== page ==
Cholera cases imported into the US, Sustained community transmission unlikely
by NewsDesk Laugh
With more than two dozen countries reporting cases of cholera, US health officials are warning that a traveler could arrive in the US with cholera at any time.
According to the Alabama Department of Public Health alert (via CDC information), eight cases have been reported among travelers returning from Pakistan, Iraq, and Bangladesh as of November 28 in the United States.
Officials note that sustained community transmission in the United States is unlikely due to reliable water, sanitation, and hygiene infrastructures. However, cholera is not often considered a possible cause of watery diarrhea among travelers returning from the United States, which can lead to treatment delays and death.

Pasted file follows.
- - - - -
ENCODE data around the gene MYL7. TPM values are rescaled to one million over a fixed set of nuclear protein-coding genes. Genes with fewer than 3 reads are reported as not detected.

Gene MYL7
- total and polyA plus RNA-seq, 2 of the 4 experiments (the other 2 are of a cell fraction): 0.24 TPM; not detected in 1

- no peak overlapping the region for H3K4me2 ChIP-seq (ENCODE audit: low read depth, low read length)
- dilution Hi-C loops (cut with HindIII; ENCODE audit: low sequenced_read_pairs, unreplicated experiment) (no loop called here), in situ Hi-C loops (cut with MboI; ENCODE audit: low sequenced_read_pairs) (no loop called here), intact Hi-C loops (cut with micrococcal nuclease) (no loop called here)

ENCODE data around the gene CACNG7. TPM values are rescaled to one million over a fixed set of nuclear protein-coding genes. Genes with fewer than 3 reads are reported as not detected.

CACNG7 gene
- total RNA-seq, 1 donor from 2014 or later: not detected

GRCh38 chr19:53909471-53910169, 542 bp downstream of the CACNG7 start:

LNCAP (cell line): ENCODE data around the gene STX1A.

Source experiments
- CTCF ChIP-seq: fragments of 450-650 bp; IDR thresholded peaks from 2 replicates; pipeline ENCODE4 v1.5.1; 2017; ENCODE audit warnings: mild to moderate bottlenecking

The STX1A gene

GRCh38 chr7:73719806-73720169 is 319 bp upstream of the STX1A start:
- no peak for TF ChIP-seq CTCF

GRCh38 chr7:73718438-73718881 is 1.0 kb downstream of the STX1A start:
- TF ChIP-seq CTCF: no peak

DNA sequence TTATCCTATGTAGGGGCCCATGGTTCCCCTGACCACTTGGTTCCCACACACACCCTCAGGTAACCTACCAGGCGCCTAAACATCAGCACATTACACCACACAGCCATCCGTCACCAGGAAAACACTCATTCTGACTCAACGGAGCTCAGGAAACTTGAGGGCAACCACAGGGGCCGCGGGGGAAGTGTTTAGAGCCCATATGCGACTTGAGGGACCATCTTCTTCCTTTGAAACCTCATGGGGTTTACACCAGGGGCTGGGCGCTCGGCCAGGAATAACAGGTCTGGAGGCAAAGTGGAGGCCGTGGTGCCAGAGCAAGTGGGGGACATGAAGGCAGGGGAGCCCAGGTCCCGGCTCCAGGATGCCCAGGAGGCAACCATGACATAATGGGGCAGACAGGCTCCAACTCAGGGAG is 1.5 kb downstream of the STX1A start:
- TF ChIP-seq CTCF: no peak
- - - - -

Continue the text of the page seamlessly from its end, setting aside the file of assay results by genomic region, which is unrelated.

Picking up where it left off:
The Centers for Disease Control and Prevention (CDC) and ADPH recommend cholera vaccination for people who travel to or live in areas of active cholera transmission. This may include visiting or working in areas experiencing cholera outbreaks or during humanitarian crises.
Travelers are encouraged to check the Centers for Disease Control and Prevention (CDC) Travel Health Notices website to identify areas where cholera is actively transmitted and to visit a doctor or travel clinic to talk about vaccination.
Cholera is an acute diarrheal infection caused by ingestion of food or water contaminated with the bacteria Vibrio cholerae. People who develop watery diarrhea within 5 days after being in any country where cholera occurs should seek medical attention immediately and inform the doctor of their travel history.